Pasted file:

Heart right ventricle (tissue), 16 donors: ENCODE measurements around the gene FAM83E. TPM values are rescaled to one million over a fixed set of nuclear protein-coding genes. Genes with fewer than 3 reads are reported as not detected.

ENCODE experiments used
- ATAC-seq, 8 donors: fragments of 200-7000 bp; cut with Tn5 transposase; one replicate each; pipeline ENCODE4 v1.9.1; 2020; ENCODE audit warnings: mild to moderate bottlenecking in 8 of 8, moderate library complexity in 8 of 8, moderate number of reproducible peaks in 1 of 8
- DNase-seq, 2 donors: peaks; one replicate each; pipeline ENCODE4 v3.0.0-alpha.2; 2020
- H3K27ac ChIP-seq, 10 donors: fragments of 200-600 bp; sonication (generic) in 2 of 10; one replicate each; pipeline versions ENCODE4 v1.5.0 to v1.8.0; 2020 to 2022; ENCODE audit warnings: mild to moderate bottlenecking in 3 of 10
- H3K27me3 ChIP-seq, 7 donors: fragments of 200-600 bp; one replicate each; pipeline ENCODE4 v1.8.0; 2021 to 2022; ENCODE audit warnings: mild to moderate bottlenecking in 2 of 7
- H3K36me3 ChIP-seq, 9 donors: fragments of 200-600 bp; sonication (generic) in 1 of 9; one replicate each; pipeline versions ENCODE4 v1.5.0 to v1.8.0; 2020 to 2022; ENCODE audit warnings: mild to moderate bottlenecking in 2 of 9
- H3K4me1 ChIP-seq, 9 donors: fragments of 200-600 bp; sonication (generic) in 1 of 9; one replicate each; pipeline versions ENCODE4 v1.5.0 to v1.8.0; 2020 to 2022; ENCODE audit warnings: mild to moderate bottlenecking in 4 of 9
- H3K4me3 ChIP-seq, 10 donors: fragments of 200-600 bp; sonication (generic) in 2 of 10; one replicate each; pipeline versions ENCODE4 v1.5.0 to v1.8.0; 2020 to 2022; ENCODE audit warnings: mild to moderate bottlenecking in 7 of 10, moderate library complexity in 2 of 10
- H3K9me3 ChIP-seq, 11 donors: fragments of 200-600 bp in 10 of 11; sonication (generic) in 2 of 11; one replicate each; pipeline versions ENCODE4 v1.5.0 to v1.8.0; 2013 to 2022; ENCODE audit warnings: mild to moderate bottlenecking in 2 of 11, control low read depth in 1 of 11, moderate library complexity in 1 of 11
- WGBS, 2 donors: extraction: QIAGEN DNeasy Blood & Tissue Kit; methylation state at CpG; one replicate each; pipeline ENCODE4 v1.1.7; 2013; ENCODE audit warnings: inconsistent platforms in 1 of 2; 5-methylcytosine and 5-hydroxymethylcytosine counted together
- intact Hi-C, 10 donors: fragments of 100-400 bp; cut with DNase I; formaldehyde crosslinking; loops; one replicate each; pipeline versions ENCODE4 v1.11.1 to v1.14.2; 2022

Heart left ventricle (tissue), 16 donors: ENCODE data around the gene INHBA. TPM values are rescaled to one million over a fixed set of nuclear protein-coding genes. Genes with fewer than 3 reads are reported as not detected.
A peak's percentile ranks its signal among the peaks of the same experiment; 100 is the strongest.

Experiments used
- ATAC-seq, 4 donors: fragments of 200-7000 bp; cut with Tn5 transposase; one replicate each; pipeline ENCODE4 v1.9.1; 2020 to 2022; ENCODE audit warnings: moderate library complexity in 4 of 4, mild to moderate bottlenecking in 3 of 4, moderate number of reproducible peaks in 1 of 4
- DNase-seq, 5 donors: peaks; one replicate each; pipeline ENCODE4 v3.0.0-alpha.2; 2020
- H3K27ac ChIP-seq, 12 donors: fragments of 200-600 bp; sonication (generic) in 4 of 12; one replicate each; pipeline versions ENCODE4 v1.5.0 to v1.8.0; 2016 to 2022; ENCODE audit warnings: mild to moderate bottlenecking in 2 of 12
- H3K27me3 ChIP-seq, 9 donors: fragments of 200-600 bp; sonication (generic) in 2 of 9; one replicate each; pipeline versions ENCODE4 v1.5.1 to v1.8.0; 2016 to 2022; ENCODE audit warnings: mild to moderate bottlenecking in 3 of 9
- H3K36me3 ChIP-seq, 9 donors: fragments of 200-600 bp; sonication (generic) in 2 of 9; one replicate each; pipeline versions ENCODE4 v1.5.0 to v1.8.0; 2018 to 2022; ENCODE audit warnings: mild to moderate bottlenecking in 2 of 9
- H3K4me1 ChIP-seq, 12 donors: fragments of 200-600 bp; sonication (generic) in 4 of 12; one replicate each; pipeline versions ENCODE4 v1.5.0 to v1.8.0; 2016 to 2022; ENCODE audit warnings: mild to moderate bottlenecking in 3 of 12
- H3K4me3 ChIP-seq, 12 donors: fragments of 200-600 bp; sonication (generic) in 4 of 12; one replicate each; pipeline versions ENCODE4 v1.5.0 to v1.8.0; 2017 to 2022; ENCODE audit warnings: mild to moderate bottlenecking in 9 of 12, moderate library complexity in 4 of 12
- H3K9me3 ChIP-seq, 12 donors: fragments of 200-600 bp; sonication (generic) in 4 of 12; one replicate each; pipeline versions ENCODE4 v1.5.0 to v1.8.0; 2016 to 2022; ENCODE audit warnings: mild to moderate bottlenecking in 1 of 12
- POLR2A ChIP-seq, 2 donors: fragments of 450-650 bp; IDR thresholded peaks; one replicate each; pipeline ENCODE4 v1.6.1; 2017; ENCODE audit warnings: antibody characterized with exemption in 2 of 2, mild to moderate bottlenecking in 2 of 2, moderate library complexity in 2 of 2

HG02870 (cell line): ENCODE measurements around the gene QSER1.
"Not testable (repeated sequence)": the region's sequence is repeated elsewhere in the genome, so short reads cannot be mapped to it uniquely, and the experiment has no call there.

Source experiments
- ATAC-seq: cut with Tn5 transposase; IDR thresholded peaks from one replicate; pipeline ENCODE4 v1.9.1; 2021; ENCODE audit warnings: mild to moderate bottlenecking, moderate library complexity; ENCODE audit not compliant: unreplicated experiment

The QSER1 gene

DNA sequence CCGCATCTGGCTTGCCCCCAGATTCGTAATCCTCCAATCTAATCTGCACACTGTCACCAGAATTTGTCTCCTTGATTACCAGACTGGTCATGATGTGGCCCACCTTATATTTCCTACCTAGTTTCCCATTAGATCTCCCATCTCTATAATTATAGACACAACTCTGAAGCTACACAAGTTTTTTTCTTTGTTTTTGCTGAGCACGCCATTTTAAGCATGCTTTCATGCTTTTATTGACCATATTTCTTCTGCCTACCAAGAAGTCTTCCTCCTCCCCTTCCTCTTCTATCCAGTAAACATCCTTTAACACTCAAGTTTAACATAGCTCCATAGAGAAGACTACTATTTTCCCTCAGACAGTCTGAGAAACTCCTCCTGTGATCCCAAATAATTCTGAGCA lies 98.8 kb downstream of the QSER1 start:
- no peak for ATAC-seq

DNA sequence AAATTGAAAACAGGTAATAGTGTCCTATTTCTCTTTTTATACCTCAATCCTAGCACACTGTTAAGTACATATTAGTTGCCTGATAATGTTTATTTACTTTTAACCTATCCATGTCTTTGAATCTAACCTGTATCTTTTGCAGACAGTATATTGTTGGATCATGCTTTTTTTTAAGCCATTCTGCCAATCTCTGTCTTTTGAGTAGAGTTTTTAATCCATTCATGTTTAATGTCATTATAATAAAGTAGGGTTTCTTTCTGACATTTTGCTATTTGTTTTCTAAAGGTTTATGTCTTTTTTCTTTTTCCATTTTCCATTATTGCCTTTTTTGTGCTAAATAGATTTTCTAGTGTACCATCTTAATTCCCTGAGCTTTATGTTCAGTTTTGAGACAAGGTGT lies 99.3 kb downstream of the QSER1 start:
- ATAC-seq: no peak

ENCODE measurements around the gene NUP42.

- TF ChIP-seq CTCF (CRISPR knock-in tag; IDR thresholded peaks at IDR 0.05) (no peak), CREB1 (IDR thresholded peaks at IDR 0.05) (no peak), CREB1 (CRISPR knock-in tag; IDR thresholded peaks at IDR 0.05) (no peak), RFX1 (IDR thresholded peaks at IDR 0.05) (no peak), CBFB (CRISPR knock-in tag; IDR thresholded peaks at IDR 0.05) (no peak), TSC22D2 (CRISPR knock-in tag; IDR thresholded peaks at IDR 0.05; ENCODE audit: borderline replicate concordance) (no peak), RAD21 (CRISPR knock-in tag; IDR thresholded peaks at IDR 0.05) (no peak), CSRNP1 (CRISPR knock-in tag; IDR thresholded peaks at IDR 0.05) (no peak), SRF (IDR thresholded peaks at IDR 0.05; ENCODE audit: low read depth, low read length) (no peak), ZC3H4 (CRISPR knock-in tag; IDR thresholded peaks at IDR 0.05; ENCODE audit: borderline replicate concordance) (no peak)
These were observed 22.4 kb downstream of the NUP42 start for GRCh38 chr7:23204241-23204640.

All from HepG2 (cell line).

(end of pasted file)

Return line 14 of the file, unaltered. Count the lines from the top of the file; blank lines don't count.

A peak's percentile ranks its signal among the peaks of the same experiment; 100 is the strongest.